Writing Tests to Catch Memory Leaks in .NET

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Although Microsoft will claim that it is "not possible to have a memory leak in managed code", most seasoned .NET developers will laugh at that statement.  It turns out that it is very easy to leak memory — just keep a referencing object around longer than the referenced object, and you can leak.  There at least two tools on the market that are designed specifically to seek out memory leaks of this kind (Scitech and ANTS).

The most common case of this happens with events in C#.  Take the following example:

   1: public class Observable
   2: {
   3:     public delegate void SomethingHappenedDelegate();
   4:     public event SomethingHappenedDelegate SomethingHappened;
   5:  
   6:     // Rest of the class
   7: }

   1: public class Observer 
   2: {
   3:     private readonly Observable _observable;
   4:  
   5:     public Observer(Observable observable)
   6:     {
   7:         _observable = observable;
   8:         _observable.SomethingHappened += UhOh_SomethingHappened;
   9:     }
  10:  
  11:     void UhOh_SomethingHappened()
  12:     {
  13:         // Handle the event
  14:     }
  15: }

In this example, the Observer class will hook the event on the Observable class during construction.  Because of the way that events work in C#, the Observable object has a reference to the Observer.  In the following example, the Observer will be alive (at least) as long as the Observable class is alive.  For this reason, the following method will cause a memory leak:

   1: public void LeakAnObserver()
   2: {
   3:     var observer = new Observer(_observable);
   4: }

In most cases, the Observer instance would be garbage collected as it went out of scope.  Instead, since it is kept alive through the event handler of the Observable, we leak memory.

There is a pretty easy way to solve this.  Simply unhook the event in the disposal event (actual "Dispose Pattern" removed for brevity).

   1: public class Observer : IDisposable
   2: {
   3:     // Existing code
   4:  
   5:     public void Dispose()
   6:     {
   7:         _observable.SomethingHappened -= UhOh_SomethingHappened;
   8:     }
   9: }

Great!  Now, as long as we dispose the Observer, all references will be removed and the object will get garbage collected.  Unfortunately, it is VERY easy to forget to call the Dispose method.  I want to write some tests to make sure that these objects are garbage collected.

This is a tall order to fill.  Having a reference to the object will cause it to stay alive.  How do you ask an object if it is alive without actually having a reference to the object?  This is where the WeakReference class comes in.  It is a magical class that keeps a reference to an object without the garbage collector knowing about the reference.  I wrote the following class to help me monitor and test if it still alive:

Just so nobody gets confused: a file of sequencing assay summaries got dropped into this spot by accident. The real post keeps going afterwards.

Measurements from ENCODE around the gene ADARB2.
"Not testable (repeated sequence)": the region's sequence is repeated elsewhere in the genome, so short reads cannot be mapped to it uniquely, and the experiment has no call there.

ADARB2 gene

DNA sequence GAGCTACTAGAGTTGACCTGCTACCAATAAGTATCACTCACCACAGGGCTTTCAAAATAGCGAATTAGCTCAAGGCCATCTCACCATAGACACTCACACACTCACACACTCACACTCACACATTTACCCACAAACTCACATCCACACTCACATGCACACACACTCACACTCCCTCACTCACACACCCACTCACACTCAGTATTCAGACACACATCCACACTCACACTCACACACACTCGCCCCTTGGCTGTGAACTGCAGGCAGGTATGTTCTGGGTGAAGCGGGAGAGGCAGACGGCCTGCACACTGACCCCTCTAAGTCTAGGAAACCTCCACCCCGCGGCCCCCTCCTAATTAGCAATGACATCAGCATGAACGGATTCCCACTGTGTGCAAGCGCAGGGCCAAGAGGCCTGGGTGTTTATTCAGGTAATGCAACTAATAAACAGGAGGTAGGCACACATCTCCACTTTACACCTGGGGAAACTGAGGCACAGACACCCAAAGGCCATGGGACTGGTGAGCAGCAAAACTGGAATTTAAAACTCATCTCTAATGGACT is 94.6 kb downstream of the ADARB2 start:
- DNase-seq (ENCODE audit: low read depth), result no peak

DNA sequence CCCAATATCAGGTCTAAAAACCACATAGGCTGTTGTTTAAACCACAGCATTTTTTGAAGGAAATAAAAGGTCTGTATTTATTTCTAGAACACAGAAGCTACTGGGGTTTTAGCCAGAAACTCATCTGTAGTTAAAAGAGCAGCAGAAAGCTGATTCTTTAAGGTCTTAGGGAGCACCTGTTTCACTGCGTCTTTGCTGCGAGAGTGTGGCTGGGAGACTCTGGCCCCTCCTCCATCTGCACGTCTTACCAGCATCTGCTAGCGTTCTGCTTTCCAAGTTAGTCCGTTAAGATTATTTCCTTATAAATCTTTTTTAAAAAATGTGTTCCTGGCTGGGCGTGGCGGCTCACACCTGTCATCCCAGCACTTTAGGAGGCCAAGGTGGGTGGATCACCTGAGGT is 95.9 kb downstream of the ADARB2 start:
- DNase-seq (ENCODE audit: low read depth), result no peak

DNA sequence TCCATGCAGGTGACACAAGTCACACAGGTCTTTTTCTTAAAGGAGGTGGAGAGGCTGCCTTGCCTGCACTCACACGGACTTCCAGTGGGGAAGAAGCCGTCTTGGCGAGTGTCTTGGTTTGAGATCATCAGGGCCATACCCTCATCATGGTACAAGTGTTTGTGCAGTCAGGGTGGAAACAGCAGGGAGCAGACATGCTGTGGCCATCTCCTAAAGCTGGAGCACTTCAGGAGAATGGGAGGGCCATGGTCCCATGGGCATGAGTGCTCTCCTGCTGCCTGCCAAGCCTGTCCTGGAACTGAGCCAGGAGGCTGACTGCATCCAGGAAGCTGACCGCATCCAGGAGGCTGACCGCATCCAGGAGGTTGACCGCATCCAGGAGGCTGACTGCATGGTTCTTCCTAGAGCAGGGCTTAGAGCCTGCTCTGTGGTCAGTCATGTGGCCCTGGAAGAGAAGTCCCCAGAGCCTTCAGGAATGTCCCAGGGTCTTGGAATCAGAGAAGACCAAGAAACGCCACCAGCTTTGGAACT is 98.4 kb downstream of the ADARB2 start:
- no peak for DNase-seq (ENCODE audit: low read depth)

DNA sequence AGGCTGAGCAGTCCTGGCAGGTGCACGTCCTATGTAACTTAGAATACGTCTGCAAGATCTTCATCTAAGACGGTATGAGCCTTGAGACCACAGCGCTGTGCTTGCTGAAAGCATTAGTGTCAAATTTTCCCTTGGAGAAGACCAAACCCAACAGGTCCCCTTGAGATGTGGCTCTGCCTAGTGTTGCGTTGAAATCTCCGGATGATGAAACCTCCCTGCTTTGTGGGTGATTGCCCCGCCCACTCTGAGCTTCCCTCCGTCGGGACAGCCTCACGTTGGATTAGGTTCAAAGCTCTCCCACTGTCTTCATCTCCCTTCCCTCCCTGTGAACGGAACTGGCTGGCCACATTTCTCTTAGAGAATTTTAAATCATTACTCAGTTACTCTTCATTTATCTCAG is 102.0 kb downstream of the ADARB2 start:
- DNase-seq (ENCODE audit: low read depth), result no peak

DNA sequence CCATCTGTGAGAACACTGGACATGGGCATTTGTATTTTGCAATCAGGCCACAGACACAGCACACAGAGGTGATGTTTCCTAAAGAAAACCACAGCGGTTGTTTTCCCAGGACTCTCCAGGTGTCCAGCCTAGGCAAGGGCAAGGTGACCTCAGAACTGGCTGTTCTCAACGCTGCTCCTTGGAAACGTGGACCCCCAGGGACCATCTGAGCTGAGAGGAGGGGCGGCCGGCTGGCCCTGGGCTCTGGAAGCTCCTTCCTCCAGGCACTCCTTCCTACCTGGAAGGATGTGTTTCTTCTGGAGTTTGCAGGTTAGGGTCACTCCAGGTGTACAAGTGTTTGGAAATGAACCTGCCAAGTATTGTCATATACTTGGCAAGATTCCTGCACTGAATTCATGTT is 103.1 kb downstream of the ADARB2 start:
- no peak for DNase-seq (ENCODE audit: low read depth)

1: public class LeakMonitor<T>
   2: {
   3:     private readonly WeakReference _reference;
   4:  
   5:     public LeakMonitor(T itemToWatch)
   6:     {
   7:         _reference = new WeakReference(itemToWatch);
   8:     }
   9:  
  10:     public bool ItemIsAlive()
  11:     {
  12:         GC.Collect();
  13:         GC.WaitForPendingFinalizers();
  14:  
  15:         return _reference.IsAlive;
  16:     }
  17:  
  18:     public T Item
  19:     {
  20:         get
  21:         {
  22:             return (T)_reference.Target;
  23:         }
  24:     }
  25: }

Here are two examples of tests that illustrate the use of LeakMonitor.  These are over-simplified unit test examples for this blog post, but you can see how this can be extended to integration and functional tests to verify that inner objects are not leaked.  Be creative!

   1: [TestFixture]
   2: public class MemTests
   3: {
   4:     private Observable _observable;
   5:  
   6:     [SetUp]
   7:     public virtual void SetUp()
   8:     {
   9:         _observable = new Observable();
  10:     }
  11:  
  12:     [Test]
  13:     public void Test_That_Observer_Leaks()
  14:     {
  15:         var monitor = new LeakMonitor<Observer>(LeakMemory());
  16:  
  17:         Assert.That(monitor.ItemIsAlive(), Is.True);
  18:     }
  19:  
  20:     [Test]
  21:     public void Test_That_Disposing_Observer_Does_Not_Leak()
  22:     {
  23:         var monitor = new LeakMonitor<Observer>(LeakMemory());
  24:         monitor.Item.Dispose();
  25:  
  26:         Assert.That(monitor.ItemIsAlive(), Is.False);
  27:     }
  28:  
  29:     private Observer LeakMemory()
  30:     {
  31:         return new Observer(_observable);
  32:     }
  33: }

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